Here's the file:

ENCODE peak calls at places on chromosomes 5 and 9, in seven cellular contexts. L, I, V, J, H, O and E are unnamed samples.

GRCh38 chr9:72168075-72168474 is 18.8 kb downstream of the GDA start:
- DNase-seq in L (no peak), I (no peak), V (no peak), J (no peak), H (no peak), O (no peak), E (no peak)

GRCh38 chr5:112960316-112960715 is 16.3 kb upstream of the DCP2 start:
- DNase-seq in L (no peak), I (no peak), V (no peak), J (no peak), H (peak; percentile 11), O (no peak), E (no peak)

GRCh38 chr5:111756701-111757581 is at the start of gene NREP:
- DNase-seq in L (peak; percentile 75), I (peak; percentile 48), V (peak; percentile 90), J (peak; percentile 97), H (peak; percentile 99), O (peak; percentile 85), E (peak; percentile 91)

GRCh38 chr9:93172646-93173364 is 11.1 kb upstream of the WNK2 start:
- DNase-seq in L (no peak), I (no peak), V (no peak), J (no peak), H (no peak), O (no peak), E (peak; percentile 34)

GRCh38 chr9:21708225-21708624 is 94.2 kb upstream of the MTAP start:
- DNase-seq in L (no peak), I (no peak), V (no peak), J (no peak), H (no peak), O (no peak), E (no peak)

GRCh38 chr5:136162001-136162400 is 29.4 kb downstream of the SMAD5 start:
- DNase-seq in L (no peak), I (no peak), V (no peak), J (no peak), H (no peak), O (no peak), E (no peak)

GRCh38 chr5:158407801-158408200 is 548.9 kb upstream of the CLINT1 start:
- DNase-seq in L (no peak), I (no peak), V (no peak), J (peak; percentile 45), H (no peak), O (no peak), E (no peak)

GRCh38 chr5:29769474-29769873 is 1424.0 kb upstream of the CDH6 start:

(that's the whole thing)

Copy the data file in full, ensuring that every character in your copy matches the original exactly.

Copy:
ENCODE peak calls at places on chromosomes 5 and 9, in seven cellular contexts. L, I, V, J, H, O and E are unnamed samples.

GRCh38 chr9:72168075-72168474 is 18.8 kb downstream of the GDA start:
- DNase-seq in L (no peak), I (no peak), V (no peak), J (no peak), H (no peak), O (no peak), E (no peak)

GRCh38 chr5:112960316-112960715 is 16.3 kb upstream of the DCP2 start:
- DNase-seq in L (no peak), I (no peak), V (no peak), J (no peak), H (peak; percentile 11), O (no peak), E (no peak)

GRCh38 chr5:111756701-111757581 is at the start of gene NREP:
- DNase-seq in L (peak; percentile 75), I (peak; percentile 48), V (peak; percentile 90), J (peak; percentile 97), H (peak; percentile 99), O (peak; percentile 85), E (peak; percentile 91)

GRCh38 chr9:93172646-93173364 is 11.1 kb upstream of the WNK2 start:
- DNase-seq in L (no peak), I (no peak), V (no peak), J (no peak), H (no peak), O (no peak), E (peak; percentile 34)

GRCh38 chr9:21708225-21708624 is 94.2 kb upstream of the MTAP start:
- DNase-seq in L (no peak), I (no peak), V (no peak), J (no peak), H (no peak), O (no peak), E (no peak)

GRCh38 chr5:136162001-136162400 is 29.4 kb downstream of the SMAD5 start:
- DNase-seq in L (no peak), I (no peak), V (no peak), J (no peak), H (no peak), O (no peak), E (no peak)

GRCh38 chr5:158407801-158408200 is 548.9 kb upstream of the CLINT1 start:
- DNase-seq in L (no peak), I (no peak), V (no peak), J (peak; percentile 45), H (no peak), O (no peak), E (no peak)

GRCh38 chr5:29769474-29769873 is 1424.0 kb upstream of the CDH6 start: